What follows isn’t just for you to memorize or intellectually to understand. This isn’t a high school or college course where you get a grade for remembering something you’ve been told. It’s for you to “locate” in yourself, as a set of experiences that everybody has.
The way most people regard memory is
REMEMBERING + INTEGRITY + PERSISTENCE
REMEMBERING + PERSISTENCE + INTEGRITY
You may not have thought about it, but if you consider it, you’ll see it’s so, in your case.
That formulation leaves the impression of three ingredients of memory, doesn’t it? But, when we remember things, we remember whole things, not “ingredients”.
I’d like to present a different way of looking at memory (again, four factors):
ATTENDING to REMEMBERING * INTEGRITY * PERSISTING
[ * = “TIMES”, AS IN MULTIPLCATION ]
REMEMBERING * PERSISTING ATTENDING to * INTEGRITY
The “times” symbols ( ” * ” ) are deliberate and may bewilder you; you’re just not used to them. They signify, “transformation”, not “addition” ( ” + ” ) — not “the collection of ingredients”, anymore, but something new.
That “sense of something new” requires you to let go of remembering the ingredients, to take a fresh look at that “something new”. A cake is different from a collection of ingredients; it’s the transformation of those ingredients into something new.
You can’t imagine the cake that’s going to come out of a new recipe, in advance. You may know the new ingredients, but the cake that will come from them is unknown.
Memory, alone, leaves reality incomplete. Memory, alone, is an incomplete view of reality
That said, the development of memory and the acquisition of knowledge have been an obvious advantage to humanity’s development of civilization and is now becoming a gigantic disadvantage.
Knowledge Has Gotten Too Big for Its Britches.
Things change. Everything that we remember is “the way that it was.” We have no certainty, no assurance, that the way anything was is the way that it is or will continue to be.
To assert that the way something was is the way it is, is to misrepresent our degree knowledge. It may or may not be so.
But people everywhere represent that they know more than they actually do. There’s a reason, for that, that I will get into.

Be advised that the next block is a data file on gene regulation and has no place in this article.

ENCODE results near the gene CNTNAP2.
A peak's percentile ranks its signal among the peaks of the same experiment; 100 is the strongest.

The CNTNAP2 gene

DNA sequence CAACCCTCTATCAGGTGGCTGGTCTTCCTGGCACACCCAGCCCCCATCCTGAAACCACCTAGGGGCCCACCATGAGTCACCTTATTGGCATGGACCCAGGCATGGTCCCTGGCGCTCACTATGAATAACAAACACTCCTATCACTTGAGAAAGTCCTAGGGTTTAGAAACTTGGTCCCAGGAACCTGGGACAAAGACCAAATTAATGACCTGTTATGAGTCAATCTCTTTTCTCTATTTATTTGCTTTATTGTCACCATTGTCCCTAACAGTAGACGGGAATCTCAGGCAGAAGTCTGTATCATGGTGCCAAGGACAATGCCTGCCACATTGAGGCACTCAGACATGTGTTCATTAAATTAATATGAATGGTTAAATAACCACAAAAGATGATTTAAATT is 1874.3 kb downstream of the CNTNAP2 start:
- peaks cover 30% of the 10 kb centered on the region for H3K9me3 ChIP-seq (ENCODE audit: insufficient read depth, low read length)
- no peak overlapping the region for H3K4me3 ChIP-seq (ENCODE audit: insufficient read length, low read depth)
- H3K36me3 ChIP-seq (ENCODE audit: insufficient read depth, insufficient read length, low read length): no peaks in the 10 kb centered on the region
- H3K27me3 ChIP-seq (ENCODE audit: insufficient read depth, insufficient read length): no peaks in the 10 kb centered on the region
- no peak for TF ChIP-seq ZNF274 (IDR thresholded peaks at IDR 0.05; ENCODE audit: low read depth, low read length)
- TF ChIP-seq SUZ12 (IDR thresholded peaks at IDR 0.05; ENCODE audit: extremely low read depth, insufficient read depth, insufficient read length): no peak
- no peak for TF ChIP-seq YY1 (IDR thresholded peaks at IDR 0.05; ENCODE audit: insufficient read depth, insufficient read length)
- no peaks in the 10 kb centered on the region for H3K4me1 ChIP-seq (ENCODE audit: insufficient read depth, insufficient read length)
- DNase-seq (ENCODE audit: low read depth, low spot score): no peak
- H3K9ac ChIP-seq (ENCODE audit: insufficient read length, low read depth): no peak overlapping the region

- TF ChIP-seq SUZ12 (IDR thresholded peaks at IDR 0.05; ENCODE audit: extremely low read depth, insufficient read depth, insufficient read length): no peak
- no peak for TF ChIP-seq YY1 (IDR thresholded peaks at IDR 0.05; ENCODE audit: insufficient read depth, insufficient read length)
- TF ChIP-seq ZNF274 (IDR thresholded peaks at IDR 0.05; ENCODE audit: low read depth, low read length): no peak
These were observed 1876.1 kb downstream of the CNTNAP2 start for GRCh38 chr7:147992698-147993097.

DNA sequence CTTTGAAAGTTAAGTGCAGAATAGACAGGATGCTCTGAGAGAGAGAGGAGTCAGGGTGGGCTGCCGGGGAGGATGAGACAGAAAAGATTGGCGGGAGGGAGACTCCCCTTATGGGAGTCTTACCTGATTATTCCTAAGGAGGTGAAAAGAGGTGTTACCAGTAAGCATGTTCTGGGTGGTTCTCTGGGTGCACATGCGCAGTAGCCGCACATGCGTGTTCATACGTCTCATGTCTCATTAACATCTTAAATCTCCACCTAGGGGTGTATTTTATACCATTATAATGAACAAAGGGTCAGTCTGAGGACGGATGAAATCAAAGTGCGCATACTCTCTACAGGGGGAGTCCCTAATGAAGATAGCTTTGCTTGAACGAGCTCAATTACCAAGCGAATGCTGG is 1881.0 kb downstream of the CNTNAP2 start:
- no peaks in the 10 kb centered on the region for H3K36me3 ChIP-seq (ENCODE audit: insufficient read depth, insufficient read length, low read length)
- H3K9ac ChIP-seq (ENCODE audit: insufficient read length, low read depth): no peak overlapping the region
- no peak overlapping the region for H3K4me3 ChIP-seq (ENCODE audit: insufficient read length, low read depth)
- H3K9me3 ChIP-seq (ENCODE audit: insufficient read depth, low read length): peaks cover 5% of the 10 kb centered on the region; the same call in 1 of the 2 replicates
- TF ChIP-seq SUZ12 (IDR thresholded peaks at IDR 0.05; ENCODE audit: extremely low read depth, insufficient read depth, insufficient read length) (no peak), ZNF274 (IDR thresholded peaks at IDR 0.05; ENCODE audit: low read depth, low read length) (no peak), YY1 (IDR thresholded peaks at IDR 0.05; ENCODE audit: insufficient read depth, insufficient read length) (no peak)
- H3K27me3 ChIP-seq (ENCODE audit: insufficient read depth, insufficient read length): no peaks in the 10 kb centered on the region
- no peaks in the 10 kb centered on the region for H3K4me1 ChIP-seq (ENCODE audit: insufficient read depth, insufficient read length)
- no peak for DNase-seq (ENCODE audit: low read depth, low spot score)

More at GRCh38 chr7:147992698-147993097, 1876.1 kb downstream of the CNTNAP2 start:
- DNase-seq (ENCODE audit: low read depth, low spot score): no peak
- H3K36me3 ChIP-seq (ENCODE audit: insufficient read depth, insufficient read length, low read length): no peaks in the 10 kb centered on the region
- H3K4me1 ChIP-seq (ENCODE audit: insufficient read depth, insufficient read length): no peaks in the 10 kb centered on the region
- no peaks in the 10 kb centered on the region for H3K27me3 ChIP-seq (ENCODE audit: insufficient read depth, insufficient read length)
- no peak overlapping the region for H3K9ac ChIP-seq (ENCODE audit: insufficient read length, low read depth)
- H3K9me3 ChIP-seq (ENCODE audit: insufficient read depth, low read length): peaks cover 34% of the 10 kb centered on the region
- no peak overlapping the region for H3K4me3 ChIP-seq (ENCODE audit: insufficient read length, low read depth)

This cultural habit of clinging to the appearance of being, “a knower”, has led to humanity being bound up in ways of perceiving, thinking and acting that have led to chronic conflict and failure to change with the necessities of the times.
It interferes even with efforts to seek knowledge to overcome problems. Even in the face of new knowledge, people go for the familiar. That’s how advertising works: by making what is new seem familiar. People go for “the familiar”.
Not surprising — but there’s a deeper problem:
Education Perpetuated Civilization — and is Now Bringing it Down.
Education is the foundation of civilization and its continuance from generation to generation. Education, the way it’s been done, is relies heavily upon memory.
While that seems inevitable and necessary and to have worked for most of human history, the way it’s been done is not sufficient, anymore.
Memory-dominant education has a gigantic pitfall that didn’t become obvious until the knowledge-base of humanity became too great for any one individual to contain, until the world population grew so large that different cultures had to interact with each other, and until human technology because a dominant force accelerating cultural change faster than people could keep up.
People are drowning in memories — and don’t even know or recognize it.
All new developments of culture come in through “the imagination channel” — art (“the beautiful”), morality (“the good”), and technology (“the true”) — and there’s the rub: two things can’t occupy the same space at the same time. When memory dominates, imagination recedes. Knowledge and tradition that at first kept things aloft are now ballast.
Education and Pride in Knowing
The “educational” orientation teaches people “pride in knowing”. Along with that goes, “shame in not-knowing” or fear of not knowing or fear of being wrong.
Accordingly, people become conceited about their knowledge — and unreceptive to new understandings, particularly breakthroughs that alter their understanding (and the apparent validity) of current knowledge.
People become resistant to (or uncomfortable with) change because change ALWAYS involves a temporary state of not-knowing (which I call, “Being in The Zone of Incomprehensibility”). In other words, when people cling to “the old”, nothing new can come in. That state defeats (or impedes) the recognition of new developments — and the emergence of new understanding.
So, one of the side-effects of the current “educational” orientation is apparent (learned) stupidity.